Canada’s oil industry is suffering the consequences of the global oil demand and price crash, just like every company in the sector anywhere in the world. For Canada, the price collapse came just as signs were starting to emerge that the oil sands industry had turned the corner from the 2014 crash. Canada’s oil patch is now back to square one, trying to rein in costs with cuts in capital and operational expenditures, job cuts, and project deferrals.
On top of low oil prices and decreased fuel demand due to the pandemic, the Canadian industry now faces increased environmental, social, and governance (ESG) scrutiny, which has led to international investors shunning the stocks of Canadian oil firms and international oil majors divesting from oil sands.
As if this year’s demand and price collapse weren’t enough, ESG investing is piling pressure on Canada’s oil sector much more than it did in the previous years following the 2014 crash.
No wonder then that Canadian energy stocks have lost a lot of value on the energy market this year, underperforming even the poorly performing oil prices.
Canadian oil stocks have actually never recovered from the 2008 financial crisis, data compiled by Bloomberg showed.
The iShares S&P/TSX Capped Energy Index ETF, which has been on a downward trend since 2008, is down 53 percent year to date in terms of daily total return. The stocks of major Canadian oil firms have underperformed this ETF—Suncor Energy is down 63 percent year to date as of early October, Cenovus Energy is down 64 percent, Husky Energy is down 70 percent, and Imperial Oil—held by Exxon—is down 54 percent.
Earlier this year, Suncor Energy axed its quarterly dividend by 55 percent to reduce its cash breakeven to a WTI Crude price of US$35 a barrel,
More recently, Suncor Energy announced it would cut 2,000 jobs, or around 15 percent of its workforce, while Husky Energy is reviewing its West White Rose Project in the Atlantic region.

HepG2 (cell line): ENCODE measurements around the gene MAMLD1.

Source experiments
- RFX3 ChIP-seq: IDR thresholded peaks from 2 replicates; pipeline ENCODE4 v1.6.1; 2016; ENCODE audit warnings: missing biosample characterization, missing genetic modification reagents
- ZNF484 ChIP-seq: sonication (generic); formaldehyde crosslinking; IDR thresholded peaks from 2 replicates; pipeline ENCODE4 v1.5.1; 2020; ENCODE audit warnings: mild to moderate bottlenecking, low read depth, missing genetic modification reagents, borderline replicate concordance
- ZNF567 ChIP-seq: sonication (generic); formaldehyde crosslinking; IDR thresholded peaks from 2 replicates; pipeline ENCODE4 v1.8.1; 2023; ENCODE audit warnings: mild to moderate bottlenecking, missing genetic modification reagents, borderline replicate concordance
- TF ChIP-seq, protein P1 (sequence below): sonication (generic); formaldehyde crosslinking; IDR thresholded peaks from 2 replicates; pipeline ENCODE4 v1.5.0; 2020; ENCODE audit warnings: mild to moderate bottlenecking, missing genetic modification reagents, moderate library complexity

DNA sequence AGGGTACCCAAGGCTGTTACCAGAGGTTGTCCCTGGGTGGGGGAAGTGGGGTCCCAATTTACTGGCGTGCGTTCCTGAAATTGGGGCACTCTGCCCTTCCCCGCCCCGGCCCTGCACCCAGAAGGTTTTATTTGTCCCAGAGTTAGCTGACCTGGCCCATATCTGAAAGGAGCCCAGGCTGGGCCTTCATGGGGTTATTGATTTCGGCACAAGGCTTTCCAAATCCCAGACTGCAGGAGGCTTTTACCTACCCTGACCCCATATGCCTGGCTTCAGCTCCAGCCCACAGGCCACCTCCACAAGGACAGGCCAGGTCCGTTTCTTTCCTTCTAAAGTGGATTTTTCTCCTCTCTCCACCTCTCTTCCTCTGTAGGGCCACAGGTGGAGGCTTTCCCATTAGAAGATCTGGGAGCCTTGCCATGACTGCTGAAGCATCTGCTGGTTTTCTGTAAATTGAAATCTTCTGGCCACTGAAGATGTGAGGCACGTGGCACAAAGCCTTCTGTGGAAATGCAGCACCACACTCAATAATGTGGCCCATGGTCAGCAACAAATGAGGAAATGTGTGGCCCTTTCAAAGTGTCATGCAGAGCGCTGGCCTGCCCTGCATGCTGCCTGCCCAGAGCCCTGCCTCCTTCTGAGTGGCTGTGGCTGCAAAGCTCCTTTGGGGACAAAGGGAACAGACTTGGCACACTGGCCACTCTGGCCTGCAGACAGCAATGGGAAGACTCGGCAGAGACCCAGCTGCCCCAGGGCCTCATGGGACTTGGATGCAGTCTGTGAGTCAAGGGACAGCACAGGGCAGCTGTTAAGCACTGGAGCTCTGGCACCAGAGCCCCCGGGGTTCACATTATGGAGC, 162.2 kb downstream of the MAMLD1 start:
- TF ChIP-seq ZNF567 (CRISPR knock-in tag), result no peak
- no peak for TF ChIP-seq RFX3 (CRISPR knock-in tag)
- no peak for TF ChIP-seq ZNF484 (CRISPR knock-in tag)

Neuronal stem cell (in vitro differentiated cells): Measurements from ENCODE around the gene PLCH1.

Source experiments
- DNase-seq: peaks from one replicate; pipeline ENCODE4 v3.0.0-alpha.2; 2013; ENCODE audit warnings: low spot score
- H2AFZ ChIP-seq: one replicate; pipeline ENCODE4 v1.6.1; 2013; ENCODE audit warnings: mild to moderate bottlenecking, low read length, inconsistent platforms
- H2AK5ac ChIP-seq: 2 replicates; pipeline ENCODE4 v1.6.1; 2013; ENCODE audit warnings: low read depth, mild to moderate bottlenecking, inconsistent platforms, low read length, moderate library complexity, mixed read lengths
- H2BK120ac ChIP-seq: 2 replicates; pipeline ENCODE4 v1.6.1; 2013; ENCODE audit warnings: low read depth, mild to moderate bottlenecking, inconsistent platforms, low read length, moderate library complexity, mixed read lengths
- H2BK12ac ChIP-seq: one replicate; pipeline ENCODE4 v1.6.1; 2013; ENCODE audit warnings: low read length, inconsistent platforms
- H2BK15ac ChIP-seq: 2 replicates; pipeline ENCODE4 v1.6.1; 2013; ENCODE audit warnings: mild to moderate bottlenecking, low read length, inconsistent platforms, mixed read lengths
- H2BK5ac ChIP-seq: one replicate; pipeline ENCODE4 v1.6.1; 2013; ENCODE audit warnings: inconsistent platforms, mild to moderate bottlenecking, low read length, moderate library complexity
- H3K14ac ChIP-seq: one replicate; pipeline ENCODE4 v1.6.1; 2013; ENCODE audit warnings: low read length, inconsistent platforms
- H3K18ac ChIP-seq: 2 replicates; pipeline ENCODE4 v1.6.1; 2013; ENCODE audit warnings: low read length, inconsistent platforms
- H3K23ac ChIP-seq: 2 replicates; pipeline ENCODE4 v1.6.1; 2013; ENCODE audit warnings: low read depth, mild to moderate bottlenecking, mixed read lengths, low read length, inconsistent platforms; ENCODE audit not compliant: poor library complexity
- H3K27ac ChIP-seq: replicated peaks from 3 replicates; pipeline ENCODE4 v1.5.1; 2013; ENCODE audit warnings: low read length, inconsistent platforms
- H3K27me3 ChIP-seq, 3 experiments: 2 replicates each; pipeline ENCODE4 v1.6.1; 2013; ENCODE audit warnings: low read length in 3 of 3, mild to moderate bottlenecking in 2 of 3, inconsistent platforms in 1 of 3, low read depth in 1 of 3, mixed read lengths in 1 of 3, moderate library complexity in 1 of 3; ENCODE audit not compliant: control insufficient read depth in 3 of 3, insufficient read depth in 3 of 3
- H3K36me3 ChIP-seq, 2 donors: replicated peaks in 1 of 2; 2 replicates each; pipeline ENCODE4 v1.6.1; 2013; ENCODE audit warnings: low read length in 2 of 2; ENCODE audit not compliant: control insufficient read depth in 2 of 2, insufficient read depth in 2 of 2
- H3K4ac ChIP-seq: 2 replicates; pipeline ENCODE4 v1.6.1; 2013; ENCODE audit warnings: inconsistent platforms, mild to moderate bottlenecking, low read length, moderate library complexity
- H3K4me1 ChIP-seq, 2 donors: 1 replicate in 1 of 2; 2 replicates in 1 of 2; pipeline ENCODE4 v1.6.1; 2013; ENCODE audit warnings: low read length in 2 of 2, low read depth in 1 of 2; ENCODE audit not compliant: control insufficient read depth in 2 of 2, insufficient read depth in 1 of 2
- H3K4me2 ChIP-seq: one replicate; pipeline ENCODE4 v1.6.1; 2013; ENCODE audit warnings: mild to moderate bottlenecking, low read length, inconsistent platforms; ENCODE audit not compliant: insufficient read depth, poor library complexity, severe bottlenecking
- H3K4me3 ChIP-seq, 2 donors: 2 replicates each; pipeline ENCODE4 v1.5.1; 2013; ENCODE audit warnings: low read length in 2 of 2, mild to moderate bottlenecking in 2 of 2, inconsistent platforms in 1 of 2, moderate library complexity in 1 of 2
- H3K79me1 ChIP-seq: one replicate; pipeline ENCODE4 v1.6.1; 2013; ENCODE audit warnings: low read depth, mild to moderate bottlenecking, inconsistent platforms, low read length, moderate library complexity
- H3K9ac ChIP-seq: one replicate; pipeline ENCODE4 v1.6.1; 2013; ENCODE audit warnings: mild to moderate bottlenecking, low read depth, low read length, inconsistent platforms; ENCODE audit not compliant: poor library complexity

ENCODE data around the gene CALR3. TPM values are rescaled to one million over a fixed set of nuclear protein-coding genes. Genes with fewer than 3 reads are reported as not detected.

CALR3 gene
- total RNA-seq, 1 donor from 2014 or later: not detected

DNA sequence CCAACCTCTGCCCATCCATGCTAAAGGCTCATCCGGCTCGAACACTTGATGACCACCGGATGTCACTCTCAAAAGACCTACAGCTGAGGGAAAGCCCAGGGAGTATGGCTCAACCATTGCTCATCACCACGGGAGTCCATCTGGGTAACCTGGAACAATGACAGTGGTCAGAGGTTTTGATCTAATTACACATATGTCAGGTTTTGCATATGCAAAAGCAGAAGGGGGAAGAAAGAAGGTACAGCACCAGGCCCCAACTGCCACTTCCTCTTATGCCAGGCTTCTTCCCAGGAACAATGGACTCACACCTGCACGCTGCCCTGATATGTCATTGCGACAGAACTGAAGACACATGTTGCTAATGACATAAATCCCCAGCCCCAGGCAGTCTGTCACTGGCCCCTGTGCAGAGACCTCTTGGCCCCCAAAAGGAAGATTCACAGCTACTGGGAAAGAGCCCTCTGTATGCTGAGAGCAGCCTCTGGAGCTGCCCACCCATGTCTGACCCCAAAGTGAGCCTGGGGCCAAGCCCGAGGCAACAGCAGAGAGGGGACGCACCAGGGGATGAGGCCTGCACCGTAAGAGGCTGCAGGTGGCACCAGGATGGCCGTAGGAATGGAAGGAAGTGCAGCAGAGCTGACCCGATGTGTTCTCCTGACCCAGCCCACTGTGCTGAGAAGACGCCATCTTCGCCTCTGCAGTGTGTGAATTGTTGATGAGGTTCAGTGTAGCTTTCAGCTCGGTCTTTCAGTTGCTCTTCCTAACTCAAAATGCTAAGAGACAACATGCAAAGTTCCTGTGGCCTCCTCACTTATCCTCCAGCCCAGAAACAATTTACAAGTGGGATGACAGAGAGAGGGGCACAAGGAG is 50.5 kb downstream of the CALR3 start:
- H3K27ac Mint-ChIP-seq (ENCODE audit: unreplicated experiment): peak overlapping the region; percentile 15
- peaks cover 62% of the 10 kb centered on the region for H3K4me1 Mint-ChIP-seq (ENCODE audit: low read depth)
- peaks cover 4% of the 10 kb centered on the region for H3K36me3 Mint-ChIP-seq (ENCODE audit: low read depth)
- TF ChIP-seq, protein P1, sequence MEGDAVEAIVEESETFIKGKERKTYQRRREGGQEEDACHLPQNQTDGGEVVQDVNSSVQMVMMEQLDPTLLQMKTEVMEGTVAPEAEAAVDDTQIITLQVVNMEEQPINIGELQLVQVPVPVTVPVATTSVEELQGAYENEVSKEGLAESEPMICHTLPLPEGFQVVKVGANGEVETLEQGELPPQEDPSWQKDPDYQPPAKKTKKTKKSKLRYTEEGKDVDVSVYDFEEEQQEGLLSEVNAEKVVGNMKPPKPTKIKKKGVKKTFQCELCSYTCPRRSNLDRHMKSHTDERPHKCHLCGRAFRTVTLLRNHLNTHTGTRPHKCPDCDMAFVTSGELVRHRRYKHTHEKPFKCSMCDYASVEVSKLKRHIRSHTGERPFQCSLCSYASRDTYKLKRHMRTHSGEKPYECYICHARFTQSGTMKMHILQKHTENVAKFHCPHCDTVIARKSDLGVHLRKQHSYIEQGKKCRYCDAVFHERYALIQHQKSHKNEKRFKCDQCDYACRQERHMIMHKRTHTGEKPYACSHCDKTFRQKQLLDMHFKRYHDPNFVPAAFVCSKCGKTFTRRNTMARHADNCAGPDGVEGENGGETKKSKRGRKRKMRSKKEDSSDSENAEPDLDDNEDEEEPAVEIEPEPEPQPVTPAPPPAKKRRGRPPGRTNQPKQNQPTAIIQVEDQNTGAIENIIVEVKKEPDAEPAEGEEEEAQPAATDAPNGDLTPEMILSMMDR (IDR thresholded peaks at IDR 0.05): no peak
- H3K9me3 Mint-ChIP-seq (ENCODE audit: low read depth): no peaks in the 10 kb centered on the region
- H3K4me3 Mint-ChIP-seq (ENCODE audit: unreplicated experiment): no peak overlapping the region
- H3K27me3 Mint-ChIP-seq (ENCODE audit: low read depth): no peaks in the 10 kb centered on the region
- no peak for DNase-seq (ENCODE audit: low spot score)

“Unfortunately, the delay caused by COVID-19 and continued market uncertainty leaves us no choice but to undertake a full review of the project and, by extension, our future operations in Atlantic Canada,” CEO Rob Peabody said in September.
Job losses in the Canadian natural resources sector hit an all-time high of 43,000 in the second quarter.
While the industry and the ruling politicians in the oil province Alberta tout the recovery of the energy sector as the driver of Canada’s economic recovery from the crisis, investors are not convinced in the bright future of the oil and gas industry in Canada because of what they see as its weak environmental credentials.
The Canadian Association of Petroleum Producers (CAPP) says that the industry has strong environmental standards, where natural gas and oil are responsibly produced in a stable economy and should be the basis of the country’s economic recovery.
But major investors and oil majors beg to differ.
In Q2, France’s Total booked US$8.1 billion impairments – of which US$7 billion in Canada’s oil sands – as it cut its short-term price expectations. The only projects identified as “stranded assets” are the Canadian oil sands projects Fort Hills and Surmont, Total said in July.
Two months earlier, the world’s largest sovereign oil fund, Norway’s US$1-trillion Government Pension Fund Global, excluded from its portfolio Canadian Natural Resources, Cenovus Energy, Suncor Energy, and Imperial Oil, citing “unacceptable greenhouse gas emissions.”
Commenting on the fund’s decision, Cenovus president and CEO Alex Pourbaix said in a statement to Financial Post at the time:
“Pulling investments from the oilsands and claiming it’s for climate change reasons is more about publicity than fact.”
Alberta Energy Minister Sonya Savage called the fund’s decision “poorly informed and highly hypocritical,” pointing to the fact that Norway itself is a large oil and gas producer.
Canadian producers believe their industry could address investor concerns about emissions and recover in the future, especially if market access via new pipelines improves. Yet, the investor snub in recent years suggests that the oil patch in Canada will have a hard time convincing investors that oil sands is a business worth investing in the energy transition.
By Tsvetana Paraskova for Oilprice.com
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